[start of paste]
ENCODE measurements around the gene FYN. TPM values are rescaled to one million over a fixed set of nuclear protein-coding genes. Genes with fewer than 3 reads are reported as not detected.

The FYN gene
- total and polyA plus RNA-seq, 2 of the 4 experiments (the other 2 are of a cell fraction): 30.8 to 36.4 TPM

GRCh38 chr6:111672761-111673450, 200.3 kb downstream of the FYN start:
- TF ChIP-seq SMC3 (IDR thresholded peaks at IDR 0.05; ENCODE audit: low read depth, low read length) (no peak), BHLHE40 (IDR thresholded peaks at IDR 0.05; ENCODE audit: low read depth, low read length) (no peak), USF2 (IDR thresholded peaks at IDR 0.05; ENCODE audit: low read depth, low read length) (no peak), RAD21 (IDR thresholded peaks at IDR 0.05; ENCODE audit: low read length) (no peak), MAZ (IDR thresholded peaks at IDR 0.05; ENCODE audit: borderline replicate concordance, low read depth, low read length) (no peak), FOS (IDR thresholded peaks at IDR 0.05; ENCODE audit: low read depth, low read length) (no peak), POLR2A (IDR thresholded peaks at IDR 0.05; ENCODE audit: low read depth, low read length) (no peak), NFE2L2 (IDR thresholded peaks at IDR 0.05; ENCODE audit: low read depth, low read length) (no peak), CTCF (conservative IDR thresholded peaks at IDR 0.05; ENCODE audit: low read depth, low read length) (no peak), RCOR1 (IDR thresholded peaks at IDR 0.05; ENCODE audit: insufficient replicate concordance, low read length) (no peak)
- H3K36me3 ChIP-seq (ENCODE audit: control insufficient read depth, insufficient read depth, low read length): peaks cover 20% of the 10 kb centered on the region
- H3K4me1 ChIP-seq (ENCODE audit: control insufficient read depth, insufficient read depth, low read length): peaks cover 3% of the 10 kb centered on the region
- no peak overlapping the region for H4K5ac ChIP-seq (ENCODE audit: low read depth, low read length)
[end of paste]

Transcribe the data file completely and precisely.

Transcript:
ENCODE measurements around the gene FYN. TPM values are rescaled to one million over a fixed set of nuclear protein-coding genes. Genes with fewer than 3 reads are reported as not detected.

The FYN gene
- total and polyA plus RNA-seq, 2 of the 4 experiments (the other 2 are of a cell fraction): 30.8 to 36.4 TPM

GRCh38 chr6:111672761-111673450, 200.3 kb downstream of the FYN start:
- TF ChIP-seq SMC3 (IDR thresholded peaks at IDR 0.05; ENCODE audit: low read depth, low read length) (no peak), BHLHE40 (IDR thresholded peaks at IDR 0.05; ENCODE audit: low read depth, low read length) (no peak), USF2 (IDR thresholded peaks at IDR 0.05; ENCODE audit: low read depth, low read length) (no peak), RAD21 (IDR thresholded peaks at IDR 0.05; ENCODE audit: low read length) (no peak), MAZ (IDR thresholded peaks at IDR 0.05; ENCODE audit: borderline replicate concordance, low read depth, low read length) (no peak), FOS (IDR thresholded peaks at IDR 0.05; ENCODE audit: low read depth, low read length) (no peak), POLR2A (IDR thresholded peaks at IDR 0.05; ENCODE audit: low read depth, low read length) (no peak), NFE2L2 (IDR thresholded peaks at IDR 0.05; ENCODE audit: low read depth, low read length) (no peak), CTCF (conservative IDR thresholded peaks at IDR 0.05; ENCODE audit: low read depth, low read length) (no peak), RCOR1 (IDR thresholded peaks at IDR 0.05; ENCODE audit: insufficient replicate concordance, low read length) (no peak)
- H3K36me3 ChIP-seq (ENCODE audit: control insufficient read depth, insufficient read depth, low read length): peaks cover 20% of the 10 kb centered on the region
- H3K4me1 ChIP-seq (ENCODE audit: control insufficient read depth, insufficient read depth, low read length): peaks cover 3% of the 10 kb centered on the region
- no peak overlapping the region for H4K5ac ChIP-seq (ENCODE audit: low read depth, low read length)